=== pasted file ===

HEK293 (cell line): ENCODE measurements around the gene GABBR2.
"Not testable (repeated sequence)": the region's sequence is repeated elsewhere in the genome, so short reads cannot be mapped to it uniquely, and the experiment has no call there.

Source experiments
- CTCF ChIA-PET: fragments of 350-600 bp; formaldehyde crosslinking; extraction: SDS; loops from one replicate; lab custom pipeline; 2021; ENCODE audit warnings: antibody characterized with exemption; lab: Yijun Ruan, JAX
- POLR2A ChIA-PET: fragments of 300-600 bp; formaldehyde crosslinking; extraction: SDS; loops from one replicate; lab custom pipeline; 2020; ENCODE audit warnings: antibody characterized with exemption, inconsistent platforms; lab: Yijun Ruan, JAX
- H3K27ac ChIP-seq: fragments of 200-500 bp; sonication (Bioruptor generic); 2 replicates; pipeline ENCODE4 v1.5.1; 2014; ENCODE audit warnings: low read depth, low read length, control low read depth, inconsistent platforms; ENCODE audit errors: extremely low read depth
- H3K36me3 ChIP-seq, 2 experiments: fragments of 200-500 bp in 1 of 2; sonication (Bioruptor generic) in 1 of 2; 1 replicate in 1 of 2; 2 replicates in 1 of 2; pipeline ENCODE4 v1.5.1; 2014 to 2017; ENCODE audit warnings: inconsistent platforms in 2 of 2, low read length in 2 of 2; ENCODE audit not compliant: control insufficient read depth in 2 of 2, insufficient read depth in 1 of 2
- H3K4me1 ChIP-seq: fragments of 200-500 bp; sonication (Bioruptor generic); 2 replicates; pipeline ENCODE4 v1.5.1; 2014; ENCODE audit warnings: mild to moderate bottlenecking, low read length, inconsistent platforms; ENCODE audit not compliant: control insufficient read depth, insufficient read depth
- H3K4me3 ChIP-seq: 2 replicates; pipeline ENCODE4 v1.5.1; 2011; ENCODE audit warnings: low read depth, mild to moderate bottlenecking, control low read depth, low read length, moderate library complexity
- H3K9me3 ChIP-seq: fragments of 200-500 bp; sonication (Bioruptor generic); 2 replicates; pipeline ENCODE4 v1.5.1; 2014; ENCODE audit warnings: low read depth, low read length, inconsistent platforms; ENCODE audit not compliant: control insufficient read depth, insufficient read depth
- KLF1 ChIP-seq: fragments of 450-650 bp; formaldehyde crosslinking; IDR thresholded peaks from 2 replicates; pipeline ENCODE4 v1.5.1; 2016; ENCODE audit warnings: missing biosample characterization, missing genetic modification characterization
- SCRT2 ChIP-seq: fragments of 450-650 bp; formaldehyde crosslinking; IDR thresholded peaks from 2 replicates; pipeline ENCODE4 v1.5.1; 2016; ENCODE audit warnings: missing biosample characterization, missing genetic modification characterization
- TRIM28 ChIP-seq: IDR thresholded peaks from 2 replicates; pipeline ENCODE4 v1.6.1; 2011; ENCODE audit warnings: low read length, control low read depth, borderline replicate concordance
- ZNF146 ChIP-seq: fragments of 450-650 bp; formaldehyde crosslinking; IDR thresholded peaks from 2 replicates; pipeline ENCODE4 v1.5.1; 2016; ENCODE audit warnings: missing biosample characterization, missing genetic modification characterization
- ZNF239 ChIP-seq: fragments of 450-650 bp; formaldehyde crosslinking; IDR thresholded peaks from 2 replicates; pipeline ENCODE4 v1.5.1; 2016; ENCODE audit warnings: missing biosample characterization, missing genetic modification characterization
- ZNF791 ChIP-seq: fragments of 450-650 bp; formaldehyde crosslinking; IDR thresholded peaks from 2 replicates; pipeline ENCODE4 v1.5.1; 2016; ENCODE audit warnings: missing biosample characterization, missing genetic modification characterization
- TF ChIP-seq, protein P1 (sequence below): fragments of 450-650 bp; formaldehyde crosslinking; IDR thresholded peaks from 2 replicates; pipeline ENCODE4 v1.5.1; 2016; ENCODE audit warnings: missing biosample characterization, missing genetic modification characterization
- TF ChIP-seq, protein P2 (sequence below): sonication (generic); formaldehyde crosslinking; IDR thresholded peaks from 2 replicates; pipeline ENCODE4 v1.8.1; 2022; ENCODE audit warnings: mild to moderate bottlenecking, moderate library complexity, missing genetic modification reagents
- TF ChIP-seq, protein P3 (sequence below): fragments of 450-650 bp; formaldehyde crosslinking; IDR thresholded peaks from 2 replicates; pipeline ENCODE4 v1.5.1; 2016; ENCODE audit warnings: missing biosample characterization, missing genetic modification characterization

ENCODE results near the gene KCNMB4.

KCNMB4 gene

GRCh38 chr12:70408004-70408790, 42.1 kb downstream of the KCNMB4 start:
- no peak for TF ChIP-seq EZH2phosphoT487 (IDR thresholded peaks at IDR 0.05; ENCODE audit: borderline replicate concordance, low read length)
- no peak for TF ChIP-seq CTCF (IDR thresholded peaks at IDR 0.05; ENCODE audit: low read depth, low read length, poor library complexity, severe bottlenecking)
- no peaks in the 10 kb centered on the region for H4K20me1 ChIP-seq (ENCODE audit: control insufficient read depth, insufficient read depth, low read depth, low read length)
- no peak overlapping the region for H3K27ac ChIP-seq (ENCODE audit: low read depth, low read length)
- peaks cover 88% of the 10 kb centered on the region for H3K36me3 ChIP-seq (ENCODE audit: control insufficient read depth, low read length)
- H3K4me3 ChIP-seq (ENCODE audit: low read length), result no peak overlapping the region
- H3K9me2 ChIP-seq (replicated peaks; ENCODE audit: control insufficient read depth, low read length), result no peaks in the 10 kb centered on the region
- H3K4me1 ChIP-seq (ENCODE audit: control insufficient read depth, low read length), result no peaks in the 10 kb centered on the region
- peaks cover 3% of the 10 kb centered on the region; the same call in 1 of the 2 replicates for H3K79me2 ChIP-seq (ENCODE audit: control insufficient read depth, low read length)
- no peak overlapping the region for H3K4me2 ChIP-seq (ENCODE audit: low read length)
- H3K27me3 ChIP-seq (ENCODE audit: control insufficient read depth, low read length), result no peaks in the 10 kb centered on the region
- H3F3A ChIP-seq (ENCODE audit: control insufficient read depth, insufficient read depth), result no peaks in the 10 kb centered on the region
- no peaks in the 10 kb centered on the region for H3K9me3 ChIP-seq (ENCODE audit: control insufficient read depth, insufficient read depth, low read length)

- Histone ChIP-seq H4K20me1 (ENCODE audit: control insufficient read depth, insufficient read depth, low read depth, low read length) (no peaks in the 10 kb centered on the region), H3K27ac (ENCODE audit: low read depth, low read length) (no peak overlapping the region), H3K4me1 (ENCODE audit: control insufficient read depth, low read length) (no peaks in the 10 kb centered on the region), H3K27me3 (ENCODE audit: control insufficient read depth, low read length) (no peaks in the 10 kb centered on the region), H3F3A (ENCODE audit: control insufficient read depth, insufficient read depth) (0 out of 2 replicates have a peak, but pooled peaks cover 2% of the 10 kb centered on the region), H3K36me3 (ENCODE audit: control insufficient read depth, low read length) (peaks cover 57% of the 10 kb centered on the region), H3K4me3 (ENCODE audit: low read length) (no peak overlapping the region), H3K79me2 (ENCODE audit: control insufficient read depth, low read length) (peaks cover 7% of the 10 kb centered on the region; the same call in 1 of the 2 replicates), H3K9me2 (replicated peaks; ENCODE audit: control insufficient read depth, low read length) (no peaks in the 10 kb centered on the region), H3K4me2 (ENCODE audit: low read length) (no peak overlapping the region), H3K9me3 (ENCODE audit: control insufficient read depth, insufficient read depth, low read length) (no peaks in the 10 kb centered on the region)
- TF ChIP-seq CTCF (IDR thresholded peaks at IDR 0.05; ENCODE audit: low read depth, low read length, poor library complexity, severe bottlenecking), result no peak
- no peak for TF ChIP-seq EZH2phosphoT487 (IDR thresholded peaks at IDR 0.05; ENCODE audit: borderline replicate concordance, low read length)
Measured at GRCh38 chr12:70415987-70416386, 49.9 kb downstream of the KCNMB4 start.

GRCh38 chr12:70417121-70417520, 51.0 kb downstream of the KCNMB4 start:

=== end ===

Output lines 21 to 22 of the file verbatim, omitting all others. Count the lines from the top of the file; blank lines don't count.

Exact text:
KCNMB4 gene

GRCh38 chr12:70408004-70408790, 42.1 kb downstream of the KCNMB4 start: